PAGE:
Following the recent Boston Marathon bombings, the world turned its eyes to Massachusetts and watched with interest as a whole chain of events unfolded. The story reached a certain climax when the second suspect was apprehended by police. Soon after, media reported the reactions of some Americans at hearing news of his arrest.
There were images of people doing ‘victory’ dances, while others sang “Let’s Go Boston, Let’s Go!” and “B-P-D!” (Boston Police Department). Crowds in Boston chanted “U-S-A! U-S-A!”, as did baseball fans in New York, who also sang ‘Sweet Caroline’, the traditional ballpark anthem of the Boston Red Sox. An NBC headline read, simply, “Nation Cheers Arrest of Boston Bombing Suspect.”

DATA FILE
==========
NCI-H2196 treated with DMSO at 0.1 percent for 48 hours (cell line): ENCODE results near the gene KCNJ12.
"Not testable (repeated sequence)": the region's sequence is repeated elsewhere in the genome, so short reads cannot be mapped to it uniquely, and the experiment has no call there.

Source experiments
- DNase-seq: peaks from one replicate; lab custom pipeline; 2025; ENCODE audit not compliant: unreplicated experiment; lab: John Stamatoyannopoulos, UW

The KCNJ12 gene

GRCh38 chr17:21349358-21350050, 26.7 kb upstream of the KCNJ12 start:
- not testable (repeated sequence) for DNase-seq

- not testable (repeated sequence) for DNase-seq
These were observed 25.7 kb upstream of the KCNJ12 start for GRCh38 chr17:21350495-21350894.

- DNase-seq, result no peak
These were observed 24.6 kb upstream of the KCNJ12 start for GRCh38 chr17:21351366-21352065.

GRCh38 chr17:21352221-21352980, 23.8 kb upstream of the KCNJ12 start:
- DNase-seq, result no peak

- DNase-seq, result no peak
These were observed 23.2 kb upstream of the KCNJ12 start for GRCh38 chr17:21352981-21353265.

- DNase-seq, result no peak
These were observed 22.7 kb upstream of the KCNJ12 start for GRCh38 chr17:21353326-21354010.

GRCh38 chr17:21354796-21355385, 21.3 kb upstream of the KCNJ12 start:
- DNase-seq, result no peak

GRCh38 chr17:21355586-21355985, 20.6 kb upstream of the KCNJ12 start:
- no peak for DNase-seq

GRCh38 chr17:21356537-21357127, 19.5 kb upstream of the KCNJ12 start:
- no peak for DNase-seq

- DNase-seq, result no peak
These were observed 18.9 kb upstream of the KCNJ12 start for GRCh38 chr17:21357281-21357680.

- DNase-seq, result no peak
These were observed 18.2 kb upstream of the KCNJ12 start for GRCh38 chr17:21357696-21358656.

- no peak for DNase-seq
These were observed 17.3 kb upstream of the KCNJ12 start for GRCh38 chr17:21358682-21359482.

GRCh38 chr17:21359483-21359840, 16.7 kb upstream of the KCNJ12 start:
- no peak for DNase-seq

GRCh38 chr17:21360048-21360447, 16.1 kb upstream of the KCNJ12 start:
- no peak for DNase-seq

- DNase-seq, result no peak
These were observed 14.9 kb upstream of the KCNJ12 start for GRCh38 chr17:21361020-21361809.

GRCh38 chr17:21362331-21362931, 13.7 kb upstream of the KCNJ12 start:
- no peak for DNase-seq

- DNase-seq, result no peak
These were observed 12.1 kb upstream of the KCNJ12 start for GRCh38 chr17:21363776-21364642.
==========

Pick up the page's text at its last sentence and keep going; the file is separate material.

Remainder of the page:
To be sure, there were also images of other reactions: tears; flowers at the site of the bombings; long lines of people waiting patiently to pay respect to the families of those who died; a moment of silence before the start of the London Marathon.
At the same time, it is also worthwhile noting reactions from some officials. Soon after the arrest of the 19-year-old suspect, B.P.D. sent a message via Twitter that read: “CAPTURED!!! The hunt is over. The search is done. The terror is over. And justice has won. Suspect in custody.” CNN reported that SWAT teams shouted over a loud speaker: “Thank you, thank you! It was a pleasure! USA! USA!”
It did not take long to also learn that the suspect had not been read his Miranda rights upon his arrest – thus, he had no right to remain silent and no right to an attorney. This was supposedly in the interest of ‘public safety’.